Sometimes in life, we're hit with an unexpected bill or expense that our budget just doesn't cover. While there are a range of different things you could do in this scenario, if you're struggling to come up with the cash, a cash advance could be an option.
A cash advance is a way to get access to the cash you need quickly by using your existing credit card. Though, there are some things to consider before getting a cash advance.
How do cash advances work?
A cash advance is a short-term loan provided through your credit card. When you take out a cash advance, you are essentially borrowing money against your card's line of credit.
Cash advances are quick to apply for, and you can get approval fast, making them ideal for emergencies. However, cash advances come with high interest and fees, which make them a more expensive way to get the cash you need.
Do cash advances come with fees?
Most credit card issuers attach fees to cash advances. These fees come in the form of both up-front fees and also interest attached to the balance.
Up-front fees are usually a flat fee or a percentage of the cash advance amount. If you take the cash out from an ATM, you may also have to pay ATM fees on top of it.
Another thing to bear in mind is that cash advances don't always have a grace period. This means that interest begins to accrue on the balance as soon as the transaction is completed.
How can you take out a cash advance?
You can take out a cash advance in a few different ways:
• At an ATM — You can get a cash advance by visiting an ATM and you made need to use your PIN. If you don't have a PIN, you can request one from your card issuer.
• In-person — Another option is to go straight to your bank and request a cash advance on your credit card in person.
• Convenience check — Some credit cards come with convenience checks, which allow you to write a check to yourself. You can then cash it or deposit it into your bank account.
Do cash advances harm your credit score?
When you take out a cash advance, there's no immediate impact on your credit score. However, it can affect your score in the long term.
As you will raise your outstanding credit card balance, this will also raise your credit utilization ratio. This is something that credit bureaus use to calculate your score.
For example, if you owe $500 on a $1,000 card limit, you have a utilization ratio of 50%. However, if you add a $300 cash advance to that card, your balance will jump to $800, which is an 80% credit utilization. This raises red flags on your score as it's a big indicator of credit risk.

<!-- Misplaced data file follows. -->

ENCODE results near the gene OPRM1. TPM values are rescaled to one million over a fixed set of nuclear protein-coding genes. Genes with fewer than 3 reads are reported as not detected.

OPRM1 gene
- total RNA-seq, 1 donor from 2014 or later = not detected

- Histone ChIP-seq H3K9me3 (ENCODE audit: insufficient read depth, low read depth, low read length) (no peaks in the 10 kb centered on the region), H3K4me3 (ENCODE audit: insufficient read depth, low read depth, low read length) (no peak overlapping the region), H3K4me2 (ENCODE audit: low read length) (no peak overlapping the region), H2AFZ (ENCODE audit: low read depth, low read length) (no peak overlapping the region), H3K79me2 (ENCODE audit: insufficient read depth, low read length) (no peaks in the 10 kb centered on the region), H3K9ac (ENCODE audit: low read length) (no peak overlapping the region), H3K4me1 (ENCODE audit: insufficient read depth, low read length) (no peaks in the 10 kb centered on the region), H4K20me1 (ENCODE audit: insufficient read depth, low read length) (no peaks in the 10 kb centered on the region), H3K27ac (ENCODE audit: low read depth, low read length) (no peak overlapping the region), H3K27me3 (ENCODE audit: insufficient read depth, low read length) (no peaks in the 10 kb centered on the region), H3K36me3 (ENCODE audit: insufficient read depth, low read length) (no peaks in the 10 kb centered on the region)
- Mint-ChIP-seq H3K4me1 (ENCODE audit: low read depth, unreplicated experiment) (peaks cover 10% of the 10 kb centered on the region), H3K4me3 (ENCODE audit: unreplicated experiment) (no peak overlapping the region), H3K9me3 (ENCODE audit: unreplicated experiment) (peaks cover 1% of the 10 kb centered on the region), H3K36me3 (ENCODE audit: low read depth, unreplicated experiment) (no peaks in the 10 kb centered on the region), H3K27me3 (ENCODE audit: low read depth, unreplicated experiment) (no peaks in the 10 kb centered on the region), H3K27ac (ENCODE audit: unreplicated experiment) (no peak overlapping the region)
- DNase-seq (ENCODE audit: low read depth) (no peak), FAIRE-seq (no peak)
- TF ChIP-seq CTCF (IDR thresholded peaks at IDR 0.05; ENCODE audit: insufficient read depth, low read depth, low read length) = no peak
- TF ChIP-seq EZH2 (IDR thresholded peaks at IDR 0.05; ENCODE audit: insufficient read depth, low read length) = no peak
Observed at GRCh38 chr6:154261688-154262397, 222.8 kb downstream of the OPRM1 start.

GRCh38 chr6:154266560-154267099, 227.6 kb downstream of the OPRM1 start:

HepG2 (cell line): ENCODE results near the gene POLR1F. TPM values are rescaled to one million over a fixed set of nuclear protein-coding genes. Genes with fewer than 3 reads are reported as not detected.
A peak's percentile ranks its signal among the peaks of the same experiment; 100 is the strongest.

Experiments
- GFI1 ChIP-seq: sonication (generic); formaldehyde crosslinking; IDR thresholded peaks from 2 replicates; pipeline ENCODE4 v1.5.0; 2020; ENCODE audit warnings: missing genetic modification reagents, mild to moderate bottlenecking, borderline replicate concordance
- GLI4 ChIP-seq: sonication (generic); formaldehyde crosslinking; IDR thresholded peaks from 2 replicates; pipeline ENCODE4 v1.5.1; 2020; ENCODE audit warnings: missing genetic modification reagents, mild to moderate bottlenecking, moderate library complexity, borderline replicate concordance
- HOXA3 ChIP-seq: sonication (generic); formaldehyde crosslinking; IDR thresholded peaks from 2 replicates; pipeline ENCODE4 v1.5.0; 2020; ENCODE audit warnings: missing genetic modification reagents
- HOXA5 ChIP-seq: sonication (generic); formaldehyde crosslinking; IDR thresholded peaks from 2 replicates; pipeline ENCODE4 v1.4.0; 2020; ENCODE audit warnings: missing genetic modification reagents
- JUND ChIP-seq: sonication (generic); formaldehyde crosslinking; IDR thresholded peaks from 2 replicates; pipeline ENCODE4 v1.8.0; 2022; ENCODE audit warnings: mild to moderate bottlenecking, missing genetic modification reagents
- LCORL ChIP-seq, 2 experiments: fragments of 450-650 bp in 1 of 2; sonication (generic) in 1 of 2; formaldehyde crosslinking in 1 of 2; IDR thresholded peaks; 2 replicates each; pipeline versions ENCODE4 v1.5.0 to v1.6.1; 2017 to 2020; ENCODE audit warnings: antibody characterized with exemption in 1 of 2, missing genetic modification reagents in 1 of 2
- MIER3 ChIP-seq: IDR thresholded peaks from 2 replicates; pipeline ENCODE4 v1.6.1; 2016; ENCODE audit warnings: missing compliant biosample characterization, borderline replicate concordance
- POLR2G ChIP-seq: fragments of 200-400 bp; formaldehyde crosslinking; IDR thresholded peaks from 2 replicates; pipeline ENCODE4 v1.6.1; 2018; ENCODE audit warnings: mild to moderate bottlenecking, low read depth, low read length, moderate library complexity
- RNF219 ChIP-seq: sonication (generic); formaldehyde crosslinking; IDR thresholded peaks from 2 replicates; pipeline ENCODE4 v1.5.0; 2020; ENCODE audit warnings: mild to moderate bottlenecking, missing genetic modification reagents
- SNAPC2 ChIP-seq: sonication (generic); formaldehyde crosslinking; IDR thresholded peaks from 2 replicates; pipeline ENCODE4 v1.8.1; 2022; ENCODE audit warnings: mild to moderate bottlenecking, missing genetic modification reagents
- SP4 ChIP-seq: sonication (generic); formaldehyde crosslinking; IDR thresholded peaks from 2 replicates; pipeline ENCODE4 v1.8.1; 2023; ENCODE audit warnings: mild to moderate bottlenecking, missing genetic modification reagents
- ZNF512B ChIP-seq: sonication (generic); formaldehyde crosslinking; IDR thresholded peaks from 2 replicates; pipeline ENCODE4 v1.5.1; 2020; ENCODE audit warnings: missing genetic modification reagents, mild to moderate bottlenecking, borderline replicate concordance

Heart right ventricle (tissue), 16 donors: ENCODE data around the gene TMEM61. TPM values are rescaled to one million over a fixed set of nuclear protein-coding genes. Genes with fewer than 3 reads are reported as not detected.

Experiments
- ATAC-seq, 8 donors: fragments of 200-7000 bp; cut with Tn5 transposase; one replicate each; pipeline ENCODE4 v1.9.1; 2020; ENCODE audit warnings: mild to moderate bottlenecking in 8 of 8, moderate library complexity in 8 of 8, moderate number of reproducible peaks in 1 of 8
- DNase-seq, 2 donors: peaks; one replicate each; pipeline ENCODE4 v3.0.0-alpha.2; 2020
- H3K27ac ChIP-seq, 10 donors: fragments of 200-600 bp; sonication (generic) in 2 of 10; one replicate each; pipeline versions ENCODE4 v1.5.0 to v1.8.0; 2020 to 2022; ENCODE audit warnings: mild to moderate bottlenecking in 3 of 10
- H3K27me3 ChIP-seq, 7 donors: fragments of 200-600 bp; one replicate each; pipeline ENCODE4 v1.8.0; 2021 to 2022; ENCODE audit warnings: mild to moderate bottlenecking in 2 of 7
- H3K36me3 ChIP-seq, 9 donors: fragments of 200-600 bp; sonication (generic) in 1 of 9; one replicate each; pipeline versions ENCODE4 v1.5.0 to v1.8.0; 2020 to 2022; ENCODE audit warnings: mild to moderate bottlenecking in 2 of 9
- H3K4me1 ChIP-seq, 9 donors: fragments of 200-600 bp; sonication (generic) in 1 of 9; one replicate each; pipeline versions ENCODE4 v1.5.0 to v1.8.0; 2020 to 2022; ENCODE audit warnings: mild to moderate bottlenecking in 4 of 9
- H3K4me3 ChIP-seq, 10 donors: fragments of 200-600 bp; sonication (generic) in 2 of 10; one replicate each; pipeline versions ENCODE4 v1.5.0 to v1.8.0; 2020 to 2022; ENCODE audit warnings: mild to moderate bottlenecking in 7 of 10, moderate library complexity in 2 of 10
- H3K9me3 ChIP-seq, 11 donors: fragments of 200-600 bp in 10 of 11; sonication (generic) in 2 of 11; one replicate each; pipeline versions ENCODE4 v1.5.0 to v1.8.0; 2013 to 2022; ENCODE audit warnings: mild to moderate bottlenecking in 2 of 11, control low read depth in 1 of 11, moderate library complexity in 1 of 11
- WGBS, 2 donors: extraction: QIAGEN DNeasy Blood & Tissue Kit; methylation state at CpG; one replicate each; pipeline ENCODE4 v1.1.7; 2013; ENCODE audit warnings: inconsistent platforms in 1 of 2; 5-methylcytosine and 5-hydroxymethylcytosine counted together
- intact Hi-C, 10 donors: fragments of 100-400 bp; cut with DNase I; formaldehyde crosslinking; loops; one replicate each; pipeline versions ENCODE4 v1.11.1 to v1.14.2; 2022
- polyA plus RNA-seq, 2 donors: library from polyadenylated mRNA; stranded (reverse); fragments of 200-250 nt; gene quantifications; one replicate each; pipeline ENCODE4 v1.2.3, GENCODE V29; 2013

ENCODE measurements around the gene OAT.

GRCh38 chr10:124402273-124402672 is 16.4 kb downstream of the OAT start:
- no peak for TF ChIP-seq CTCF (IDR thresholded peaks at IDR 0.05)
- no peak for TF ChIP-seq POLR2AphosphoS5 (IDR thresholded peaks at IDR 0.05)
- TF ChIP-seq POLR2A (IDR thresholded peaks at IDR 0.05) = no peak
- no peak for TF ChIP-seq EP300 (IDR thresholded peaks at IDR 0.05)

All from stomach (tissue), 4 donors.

How much cash can you withdraw?
Credit card issuers set a cash advance limit for customers, which may be less than your total credit limit.
When taking out a cash advance, you can borrow up to that limit, so it's worth checking with your individual credit card issuer to see what your limit is.
Cash advance alternatives
Cash advances can be an expensive way to get access to cash quickly. While they can be handy in a pinch, you might want to consider some alternatives, such as:
• Borrowing money from friends or family — While not always possible, borrowing from someone you know is likely to be a better option to get you through an emergency.
• Take out a personal loan — While it depends on the lender and your own circumstances, taking out a personal loan could be an option. For those with good credit, a personal loan is worth exploring as you are more likely to get a better interest rate than with cash advances. Also, the more willing you are to shop around and compare various vendors, the better chance you have at finding a better interest rate.
• 401K Loan —This might be a option to explore (instead of a cash advance) for those who currently have 401K plans available. Many plan administrators allow participants to borrow a portion of their retirement money. As of today, the IRS states that participants are allowed to borrow up to 50% of their account balance, or $50,000 (whichever is less). [DC5] However, there can also be interest and tax obligations related to the loan. [DC6] Consider discussing the options and obligations with your 401k provider before taking out a 401k loan.
Should you take out a cash advance?
The pros of a cash advance are that they're quick and easy to get — they simply add on to your existing credit card, and you don't have to go through a long approval process.
However, there are downsides that mean it's not ideal for regular use. With high fees and interest rates, plus the potential impact on your credit score, it's usually best to choose another method of accessing cash.